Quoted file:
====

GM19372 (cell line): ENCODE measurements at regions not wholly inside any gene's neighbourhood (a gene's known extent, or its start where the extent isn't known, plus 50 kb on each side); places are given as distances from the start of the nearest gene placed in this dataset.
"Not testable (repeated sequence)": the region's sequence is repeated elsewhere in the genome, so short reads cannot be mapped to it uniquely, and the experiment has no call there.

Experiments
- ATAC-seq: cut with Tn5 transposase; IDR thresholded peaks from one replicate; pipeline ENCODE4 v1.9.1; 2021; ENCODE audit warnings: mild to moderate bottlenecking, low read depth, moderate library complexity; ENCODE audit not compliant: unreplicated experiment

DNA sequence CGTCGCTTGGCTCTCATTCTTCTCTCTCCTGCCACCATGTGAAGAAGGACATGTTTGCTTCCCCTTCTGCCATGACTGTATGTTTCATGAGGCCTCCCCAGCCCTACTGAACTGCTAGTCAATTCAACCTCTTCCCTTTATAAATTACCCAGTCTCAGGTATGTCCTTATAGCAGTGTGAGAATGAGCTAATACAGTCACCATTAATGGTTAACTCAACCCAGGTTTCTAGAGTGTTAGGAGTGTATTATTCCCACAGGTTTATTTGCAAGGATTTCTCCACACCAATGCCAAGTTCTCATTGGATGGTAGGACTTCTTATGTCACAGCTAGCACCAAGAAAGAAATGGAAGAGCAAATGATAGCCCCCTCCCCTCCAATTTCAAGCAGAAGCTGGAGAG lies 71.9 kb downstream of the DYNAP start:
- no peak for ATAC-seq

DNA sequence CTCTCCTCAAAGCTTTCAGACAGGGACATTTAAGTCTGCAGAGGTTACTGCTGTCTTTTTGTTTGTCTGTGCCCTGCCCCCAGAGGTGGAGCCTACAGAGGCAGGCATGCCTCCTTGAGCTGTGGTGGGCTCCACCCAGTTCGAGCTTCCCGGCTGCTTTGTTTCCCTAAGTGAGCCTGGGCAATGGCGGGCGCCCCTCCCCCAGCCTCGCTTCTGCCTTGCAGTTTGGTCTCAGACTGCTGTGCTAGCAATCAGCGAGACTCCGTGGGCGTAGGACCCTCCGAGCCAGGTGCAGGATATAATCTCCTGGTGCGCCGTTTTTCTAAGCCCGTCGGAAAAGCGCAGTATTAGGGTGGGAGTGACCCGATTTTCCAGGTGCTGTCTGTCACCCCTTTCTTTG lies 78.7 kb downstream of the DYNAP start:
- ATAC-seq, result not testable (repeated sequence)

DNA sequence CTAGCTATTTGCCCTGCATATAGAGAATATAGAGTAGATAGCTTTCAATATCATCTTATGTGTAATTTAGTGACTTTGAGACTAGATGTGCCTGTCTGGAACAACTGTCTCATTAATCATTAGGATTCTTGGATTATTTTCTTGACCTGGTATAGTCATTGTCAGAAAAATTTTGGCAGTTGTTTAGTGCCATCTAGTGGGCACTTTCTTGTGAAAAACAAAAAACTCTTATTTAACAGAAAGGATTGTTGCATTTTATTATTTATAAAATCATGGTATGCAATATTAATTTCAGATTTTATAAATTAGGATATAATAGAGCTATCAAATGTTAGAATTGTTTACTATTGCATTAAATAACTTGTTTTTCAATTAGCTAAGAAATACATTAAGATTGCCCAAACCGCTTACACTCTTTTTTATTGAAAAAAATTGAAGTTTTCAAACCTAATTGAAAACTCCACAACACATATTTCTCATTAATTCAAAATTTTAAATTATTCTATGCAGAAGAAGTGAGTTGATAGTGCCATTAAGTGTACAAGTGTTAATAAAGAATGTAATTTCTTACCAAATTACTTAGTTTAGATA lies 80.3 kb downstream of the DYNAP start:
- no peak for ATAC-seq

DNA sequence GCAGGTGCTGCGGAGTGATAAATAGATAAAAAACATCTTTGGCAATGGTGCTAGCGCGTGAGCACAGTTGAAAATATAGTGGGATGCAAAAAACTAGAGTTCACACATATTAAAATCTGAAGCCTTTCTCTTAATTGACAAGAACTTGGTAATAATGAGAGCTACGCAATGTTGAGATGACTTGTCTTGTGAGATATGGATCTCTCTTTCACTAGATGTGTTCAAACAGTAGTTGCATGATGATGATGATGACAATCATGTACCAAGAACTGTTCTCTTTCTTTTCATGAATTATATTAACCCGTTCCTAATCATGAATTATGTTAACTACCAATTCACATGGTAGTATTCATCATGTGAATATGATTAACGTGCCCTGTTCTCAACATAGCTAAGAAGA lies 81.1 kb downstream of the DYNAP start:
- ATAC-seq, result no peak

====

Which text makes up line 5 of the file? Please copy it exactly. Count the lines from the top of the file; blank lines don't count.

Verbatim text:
DNA sequence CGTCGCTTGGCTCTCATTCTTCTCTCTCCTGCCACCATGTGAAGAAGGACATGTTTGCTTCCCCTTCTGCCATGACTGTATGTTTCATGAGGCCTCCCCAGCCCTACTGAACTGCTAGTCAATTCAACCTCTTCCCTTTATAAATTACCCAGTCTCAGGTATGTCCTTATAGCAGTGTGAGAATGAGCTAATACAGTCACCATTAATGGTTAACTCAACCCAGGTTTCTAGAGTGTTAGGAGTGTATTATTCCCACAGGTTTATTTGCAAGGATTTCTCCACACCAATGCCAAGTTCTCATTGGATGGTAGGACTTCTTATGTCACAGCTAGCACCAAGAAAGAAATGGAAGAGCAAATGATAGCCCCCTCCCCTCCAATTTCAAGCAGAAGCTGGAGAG lies 71.9 kb downstream of the DYNAP start: